Hurricane Farm

  (Scotland, Connecticut)
A view of life on our farm
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Hogs On Apples

We still have not uploaded the photos from the weekend, but here are some to hold us all over for a little while.

Here we have some hogs--snouts sullied--after a hard afternoon's rooting session.

They have cleared all of the land for our orchard and have also just about finished our bramble and briar patch.  We'll be moving them behind my log pile along the west end of the farm this coming weekend. 

Here is Erica hard at work planting what will hopefully one day be a wonderously prosperous apple tree.  All of the trees we set in have started to bud and are full of leaves.  The bees are starting to leave their hive and gather nectar and I saw several of them already buzzing by the apple trees.  We have set up the hive right amongst the apple trees for maximum pollenization.

Speaking of bees:  When they arrived, they were looking rather piqued.  So much so that they seemed to be--and were--mostly dead.  After a quick couple of calls and some photos sent via email, the supplier has agreed to send us a second shipment as a replacement.  Our queen, however, looked healthy and quickly worked her way onto the honey frame foundations to start her egg laying work, but the colony is off to a rocky start with so many dead bees during shipping.

We'll be adding the new bees as soon as they come.  Below is a shot of the bees that we received in the mail.  An acceptable amount of dead bees would be no more than 1/2 an inch on the bottom.  You can see how something must have happened during shipment to cause over two inches of dead bees.  All the bees amassed on the bottom are dead.  There are still several thousand living bees clinging together at the top end of the cage, but this may not be enough to establish a heatlhy colony.  Also of note is the can in the center of the shipping cage.  This is filled with sugar solution to feed the bees during their voyage through the mail.  Just to the right of the can, nearer the top, is a small cage which houses the queen and five of her royal servants.  Their job is to feed her.  She apparantly cannot be bothered with such menial tasks.  Anyhow, only one servant was left when the cage arrived, so that might explain why the queen was so eager to leave her little cage...She might have been a little hungry.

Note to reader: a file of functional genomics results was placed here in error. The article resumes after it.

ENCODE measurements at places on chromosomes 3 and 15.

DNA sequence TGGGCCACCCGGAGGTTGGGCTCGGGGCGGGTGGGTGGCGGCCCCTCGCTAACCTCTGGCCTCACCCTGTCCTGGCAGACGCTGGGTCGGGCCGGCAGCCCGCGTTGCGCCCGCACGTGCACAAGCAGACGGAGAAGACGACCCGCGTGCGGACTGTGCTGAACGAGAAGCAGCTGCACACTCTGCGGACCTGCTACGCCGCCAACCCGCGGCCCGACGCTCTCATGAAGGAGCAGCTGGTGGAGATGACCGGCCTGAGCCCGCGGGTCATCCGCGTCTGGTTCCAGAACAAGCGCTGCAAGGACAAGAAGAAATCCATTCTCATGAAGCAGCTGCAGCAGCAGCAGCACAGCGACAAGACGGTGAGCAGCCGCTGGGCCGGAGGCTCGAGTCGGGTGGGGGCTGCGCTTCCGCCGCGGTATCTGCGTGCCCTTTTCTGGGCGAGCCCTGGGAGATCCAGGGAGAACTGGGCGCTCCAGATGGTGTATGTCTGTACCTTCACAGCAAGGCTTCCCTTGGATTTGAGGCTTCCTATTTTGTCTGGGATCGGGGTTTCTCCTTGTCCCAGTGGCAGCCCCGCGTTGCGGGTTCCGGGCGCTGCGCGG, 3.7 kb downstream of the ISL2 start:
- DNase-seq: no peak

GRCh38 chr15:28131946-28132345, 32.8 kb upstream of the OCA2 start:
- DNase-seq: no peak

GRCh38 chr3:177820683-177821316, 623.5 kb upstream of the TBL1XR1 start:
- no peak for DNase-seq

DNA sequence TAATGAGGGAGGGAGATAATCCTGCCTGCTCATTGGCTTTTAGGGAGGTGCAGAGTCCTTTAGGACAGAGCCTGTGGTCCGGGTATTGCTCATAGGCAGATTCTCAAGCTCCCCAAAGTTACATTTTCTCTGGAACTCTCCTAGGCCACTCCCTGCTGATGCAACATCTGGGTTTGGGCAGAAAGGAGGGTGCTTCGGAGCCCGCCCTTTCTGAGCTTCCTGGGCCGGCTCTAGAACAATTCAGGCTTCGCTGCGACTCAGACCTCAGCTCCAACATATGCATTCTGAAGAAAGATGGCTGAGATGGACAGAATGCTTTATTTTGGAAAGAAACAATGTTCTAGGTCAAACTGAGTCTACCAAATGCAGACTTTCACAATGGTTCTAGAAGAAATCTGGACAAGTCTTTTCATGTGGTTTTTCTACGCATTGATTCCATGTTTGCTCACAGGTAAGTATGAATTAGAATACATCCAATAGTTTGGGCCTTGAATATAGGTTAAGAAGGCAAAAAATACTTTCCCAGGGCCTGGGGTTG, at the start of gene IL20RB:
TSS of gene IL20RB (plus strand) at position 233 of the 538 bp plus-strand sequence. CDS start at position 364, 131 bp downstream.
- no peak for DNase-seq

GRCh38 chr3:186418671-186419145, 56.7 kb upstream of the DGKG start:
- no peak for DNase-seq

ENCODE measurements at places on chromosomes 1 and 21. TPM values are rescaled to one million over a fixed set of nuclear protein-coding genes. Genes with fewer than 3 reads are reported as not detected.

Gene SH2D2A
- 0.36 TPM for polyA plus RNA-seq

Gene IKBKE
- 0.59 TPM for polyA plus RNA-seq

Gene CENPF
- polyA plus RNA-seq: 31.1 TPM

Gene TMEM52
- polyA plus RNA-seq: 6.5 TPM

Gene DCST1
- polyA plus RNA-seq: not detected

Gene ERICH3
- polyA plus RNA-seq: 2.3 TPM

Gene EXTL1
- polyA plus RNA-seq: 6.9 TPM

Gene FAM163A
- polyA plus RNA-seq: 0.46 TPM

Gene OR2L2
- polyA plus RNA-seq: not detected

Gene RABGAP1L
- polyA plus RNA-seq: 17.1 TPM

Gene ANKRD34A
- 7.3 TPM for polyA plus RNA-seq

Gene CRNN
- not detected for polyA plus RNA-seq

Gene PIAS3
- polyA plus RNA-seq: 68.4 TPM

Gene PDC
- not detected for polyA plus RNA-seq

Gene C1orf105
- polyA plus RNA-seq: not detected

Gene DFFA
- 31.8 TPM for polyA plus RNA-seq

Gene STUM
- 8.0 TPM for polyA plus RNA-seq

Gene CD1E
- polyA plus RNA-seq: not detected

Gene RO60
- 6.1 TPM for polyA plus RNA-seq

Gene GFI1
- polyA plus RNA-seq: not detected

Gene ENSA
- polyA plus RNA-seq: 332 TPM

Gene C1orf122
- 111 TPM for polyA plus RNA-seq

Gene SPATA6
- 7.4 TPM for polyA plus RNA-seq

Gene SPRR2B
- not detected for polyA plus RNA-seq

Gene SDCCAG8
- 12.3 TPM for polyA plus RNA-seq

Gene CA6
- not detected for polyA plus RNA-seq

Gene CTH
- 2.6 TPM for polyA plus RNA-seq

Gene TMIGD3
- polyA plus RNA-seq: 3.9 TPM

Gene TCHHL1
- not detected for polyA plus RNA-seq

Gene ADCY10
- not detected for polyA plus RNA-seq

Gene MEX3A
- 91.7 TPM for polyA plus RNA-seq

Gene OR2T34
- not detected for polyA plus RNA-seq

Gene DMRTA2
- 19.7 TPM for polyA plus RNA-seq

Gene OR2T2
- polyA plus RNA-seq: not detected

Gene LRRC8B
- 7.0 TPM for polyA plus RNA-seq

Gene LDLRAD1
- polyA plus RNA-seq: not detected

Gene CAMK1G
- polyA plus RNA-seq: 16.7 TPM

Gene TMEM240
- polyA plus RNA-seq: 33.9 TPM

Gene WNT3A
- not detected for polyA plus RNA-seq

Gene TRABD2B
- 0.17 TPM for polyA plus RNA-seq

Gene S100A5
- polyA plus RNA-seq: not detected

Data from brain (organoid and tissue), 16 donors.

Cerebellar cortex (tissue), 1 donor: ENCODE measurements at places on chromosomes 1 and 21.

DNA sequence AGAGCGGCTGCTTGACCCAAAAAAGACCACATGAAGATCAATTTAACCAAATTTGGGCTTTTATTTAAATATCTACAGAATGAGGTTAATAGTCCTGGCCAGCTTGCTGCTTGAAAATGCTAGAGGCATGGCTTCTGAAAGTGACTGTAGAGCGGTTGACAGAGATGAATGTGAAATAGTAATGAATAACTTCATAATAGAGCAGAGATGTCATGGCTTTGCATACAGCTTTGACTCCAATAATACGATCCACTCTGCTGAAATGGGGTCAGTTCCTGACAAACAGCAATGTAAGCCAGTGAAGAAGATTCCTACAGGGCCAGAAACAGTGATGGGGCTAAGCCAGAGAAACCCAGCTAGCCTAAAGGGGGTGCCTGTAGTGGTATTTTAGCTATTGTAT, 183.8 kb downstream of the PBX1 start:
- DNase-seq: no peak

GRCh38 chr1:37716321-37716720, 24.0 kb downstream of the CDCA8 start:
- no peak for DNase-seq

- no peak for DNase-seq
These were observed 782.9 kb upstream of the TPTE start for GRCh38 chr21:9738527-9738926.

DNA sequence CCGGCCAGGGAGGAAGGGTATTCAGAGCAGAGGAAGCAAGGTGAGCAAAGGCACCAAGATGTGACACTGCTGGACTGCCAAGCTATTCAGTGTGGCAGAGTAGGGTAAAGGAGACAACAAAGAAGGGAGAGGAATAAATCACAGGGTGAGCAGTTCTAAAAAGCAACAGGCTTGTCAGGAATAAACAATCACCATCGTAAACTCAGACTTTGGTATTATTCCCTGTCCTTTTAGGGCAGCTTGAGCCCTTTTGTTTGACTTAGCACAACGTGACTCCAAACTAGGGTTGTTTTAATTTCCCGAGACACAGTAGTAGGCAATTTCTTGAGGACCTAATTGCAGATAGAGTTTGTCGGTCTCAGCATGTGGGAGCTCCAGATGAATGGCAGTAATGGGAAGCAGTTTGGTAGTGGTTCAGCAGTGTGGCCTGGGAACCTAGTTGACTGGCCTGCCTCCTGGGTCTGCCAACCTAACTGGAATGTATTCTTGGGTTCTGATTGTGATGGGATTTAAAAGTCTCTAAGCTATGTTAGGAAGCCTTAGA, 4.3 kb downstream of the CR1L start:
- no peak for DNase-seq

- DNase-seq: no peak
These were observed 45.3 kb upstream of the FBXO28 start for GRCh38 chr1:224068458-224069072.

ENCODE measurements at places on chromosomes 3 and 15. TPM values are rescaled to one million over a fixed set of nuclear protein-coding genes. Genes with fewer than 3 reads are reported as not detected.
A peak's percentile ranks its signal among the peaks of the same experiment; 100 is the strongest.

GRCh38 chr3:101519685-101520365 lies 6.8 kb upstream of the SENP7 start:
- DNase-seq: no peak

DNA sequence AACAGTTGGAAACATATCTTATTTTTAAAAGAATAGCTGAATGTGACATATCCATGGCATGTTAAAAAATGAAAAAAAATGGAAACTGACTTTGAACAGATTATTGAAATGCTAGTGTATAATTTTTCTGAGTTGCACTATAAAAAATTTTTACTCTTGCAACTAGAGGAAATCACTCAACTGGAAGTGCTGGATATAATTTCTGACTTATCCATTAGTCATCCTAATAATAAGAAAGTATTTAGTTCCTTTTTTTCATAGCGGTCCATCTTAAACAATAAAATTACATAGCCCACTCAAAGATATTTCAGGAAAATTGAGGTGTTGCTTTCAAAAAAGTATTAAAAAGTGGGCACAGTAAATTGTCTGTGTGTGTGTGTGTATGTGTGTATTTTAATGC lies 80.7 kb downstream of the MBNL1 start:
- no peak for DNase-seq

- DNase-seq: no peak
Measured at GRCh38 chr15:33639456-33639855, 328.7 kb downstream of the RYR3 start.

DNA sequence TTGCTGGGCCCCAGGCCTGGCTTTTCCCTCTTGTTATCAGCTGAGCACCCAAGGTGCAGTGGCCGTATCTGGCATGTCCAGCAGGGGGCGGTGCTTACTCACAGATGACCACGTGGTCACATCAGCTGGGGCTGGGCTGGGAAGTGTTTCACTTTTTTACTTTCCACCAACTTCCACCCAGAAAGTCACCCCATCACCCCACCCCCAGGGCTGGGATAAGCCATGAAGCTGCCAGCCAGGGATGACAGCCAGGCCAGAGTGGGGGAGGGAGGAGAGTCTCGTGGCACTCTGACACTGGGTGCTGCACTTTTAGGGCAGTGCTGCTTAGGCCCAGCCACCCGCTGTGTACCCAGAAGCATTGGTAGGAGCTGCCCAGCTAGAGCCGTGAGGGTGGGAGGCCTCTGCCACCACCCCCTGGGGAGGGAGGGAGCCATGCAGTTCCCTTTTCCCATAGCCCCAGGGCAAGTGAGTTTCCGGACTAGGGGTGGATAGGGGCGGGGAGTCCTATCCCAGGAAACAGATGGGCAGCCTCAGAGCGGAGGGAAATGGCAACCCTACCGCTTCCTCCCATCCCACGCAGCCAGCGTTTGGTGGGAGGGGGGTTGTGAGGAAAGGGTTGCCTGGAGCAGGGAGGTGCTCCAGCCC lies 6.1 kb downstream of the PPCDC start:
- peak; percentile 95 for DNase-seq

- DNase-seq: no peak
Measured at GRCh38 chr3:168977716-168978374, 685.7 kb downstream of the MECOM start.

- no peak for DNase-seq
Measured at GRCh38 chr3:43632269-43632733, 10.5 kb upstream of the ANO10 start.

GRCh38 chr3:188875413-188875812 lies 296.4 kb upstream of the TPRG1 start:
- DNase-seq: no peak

Stay tuned...More to come!

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Great there a chance to tip me how to transfer my wild bee comb into a box?
Tony @ Alternative community farmer

Posted by tony on May 19, 2009 at 04:42 PM EDT #

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